After Superstorm Sandy in 2012, federal funds were allocated to build flood protection for lower Manhattan. Because of the vulnerability of Con Ed at East 14th St, and flood-prone neighborhoods of the East Village, the waterfront from East 23rd St. to Montgomery was prioritized and plans were developed over years with plenty of community involvement.
But at the end of last year, the Mayor’s office announced some significant engineering changes to the plan and, for the first time, proposed a real timetable for the project, which included the entire park being closed for the duration of new construction, estimated to be three years.
The immensity of this project is finally hitting home, and community members are demanding more answers. Council member Carlina Rivera has pushed for a hearing a City Council hearing on the project on January 23, starting at 1:00 pm at City Hall.
L Train shutdown
Governor Andrew Cuomo has declared there will be no L Train shutdown, instead proposing repairs take place on nights and weekends. New York City Transit president Andy Byford told CB3’s Transportation Committee this week that Cuomo’s plan needs to be vetted through independent engineers and a full safety review before getting approved. So the fate of the shutdown is still unknown.
If Cuomo’s plan does go through, a lot of local questions will have to be answered again. Will the Williamsburg Bridge still be limited to HOV and bus traffic? Will the Clinton Street approach to the bridge still be closed?
With Letitia James becoming New York State Attorney General on January 1, there’s an opening for her old job, NYC Public Advocate.
A special election will be held on Tuesday, February 26 for this city-wide position. The list of candidates may be long and turnout will be low, so your interest and involvement in this race carries a higher degree of consequence than usual.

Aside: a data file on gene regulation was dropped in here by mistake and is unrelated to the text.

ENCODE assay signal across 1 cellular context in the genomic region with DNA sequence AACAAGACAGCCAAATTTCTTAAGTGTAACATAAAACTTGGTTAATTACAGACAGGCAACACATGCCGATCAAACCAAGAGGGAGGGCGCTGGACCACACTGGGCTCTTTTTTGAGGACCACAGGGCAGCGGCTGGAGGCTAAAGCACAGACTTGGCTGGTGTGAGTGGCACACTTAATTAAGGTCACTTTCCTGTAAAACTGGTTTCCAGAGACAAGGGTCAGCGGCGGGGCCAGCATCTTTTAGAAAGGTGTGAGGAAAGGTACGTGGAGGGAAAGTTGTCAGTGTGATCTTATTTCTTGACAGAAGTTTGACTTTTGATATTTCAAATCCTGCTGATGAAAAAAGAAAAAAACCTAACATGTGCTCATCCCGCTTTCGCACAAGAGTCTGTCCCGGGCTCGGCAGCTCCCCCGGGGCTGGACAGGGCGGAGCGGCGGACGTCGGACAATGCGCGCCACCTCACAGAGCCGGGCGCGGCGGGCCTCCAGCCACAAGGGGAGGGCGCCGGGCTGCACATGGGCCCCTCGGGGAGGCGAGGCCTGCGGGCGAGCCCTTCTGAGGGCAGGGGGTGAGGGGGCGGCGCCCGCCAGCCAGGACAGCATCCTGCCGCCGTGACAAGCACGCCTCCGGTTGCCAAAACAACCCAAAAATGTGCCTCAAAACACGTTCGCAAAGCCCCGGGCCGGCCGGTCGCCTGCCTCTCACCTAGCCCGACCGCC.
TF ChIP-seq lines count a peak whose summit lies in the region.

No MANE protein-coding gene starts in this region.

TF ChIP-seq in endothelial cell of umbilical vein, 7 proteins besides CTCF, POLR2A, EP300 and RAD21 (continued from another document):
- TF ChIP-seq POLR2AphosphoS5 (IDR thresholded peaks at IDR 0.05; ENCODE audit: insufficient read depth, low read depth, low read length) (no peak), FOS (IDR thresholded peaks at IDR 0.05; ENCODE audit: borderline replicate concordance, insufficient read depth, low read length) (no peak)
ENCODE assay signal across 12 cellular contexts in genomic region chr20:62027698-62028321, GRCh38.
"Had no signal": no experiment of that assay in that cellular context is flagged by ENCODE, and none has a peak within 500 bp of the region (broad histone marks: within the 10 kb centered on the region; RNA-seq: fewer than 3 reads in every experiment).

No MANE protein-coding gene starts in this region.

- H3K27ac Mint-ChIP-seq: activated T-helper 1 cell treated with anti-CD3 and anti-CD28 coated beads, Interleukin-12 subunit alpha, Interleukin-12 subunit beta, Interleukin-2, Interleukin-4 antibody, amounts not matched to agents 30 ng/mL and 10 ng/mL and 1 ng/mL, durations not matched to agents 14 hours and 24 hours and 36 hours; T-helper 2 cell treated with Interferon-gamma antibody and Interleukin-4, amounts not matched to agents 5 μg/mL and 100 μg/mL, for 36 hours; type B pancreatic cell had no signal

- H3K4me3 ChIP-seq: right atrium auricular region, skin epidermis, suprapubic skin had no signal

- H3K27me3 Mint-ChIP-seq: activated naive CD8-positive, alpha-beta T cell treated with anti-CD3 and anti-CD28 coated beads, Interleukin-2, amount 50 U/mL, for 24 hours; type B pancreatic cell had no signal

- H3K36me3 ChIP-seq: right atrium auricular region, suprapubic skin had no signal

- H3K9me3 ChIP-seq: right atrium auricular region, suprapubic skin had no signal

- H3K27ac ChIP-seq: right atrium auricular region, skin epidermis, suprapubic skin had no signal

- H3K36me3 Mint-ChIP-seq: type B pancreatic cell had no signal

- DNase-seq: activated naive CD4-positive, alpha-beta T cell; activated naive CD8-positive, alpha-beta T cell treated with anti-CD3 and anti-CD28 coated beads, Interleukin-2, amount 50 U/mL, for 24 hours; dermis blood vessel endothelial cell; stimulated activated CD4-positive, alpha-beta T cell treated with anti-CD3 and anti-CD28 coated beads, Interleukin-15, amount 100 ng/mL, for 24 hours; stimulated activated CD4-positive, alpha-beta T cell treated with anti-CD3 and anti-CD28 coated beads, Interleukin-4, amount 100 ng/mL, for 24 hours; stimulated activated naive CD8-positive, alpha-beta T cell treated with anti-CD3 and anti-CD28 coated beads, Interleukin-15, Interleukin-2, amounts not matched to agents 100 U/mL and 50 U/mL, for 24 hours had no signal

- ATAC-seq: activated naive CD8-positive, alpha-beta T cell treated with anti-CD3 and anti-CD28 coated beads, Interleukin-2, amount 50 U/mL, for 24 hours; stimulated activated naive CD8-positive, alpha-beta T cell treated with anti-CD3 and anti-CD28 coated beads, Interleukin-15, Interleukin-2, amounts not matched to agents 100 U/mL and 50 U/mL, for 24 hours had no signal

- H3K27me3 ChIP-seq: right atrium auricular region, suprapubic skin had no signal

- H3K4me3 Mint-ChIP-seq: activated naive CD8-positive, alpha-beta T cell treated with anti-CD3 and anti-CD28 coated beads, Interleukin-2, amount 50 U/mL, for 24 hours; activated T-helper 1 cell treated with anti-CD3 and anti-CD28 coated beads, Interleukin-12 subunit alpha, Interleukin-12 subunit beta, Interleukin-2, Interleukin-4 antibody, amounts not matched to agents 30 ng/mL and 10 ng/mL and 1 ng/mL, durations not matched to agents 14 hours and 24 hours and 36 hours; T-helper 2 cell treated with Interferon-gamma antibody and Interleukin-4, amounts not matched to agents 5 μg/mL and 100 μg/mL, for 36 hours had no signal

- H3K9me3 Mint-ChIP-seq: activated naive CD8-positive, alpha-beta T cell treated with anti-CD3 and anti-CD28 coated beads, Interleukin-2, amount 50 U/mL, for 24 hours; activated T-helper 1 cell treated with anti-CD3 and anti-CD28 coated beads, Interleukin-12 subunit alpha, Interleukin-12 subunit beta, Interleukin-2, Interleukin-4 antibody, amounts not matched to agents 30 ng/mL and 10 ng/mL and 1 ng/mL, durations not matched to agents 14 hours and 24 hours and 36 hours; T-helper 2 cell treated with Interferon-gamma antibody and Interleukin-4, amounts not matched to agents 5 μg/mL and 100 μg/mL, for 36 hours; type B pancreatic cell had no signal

Grand Street Democrats will be hosting a candidate forum at Manny Cantor Center on Tuesday, January 29 (after which our voting members will decide whether or not to endorse any candidate for the special election).
If you would like a preview of the race this week, you can attend another candidate forum hosted by Village Independent Democrats on Sunday, January 6 at 2:00 pm. You can RSVP for that event here.
Thanks to everyone who came out Tuesday night to Eastwood — you made our first holiday party a big success!
We were so proud to be able to honor Linda Jones and Michael Marino, two local heroes who have donated countless hours on the Community Board and in the neighborhood. We particularly wanted to acknowledge their contributions to Seward Park and Corlears Hook Park, which have never looked better and are in store for more improvements thanks to their hard work.
Thanks also to our Hosts for the evening, who contributed more than absolutely necessary to help us close out our first year:
Councilmember Margaret Chin
District Leader Caroline Laskow
District Leader Paul Newell
We were honored to be joined by elected officials from our neighborhood — Congresswoman Nydia Velázquez, NYC Comptroller Scott Stringer, Manhattan Borough President Gale Brewer — plus a few not from our neighborhood, along with many of the judges and candidates for civil court and supreme court we were able to meet during the year.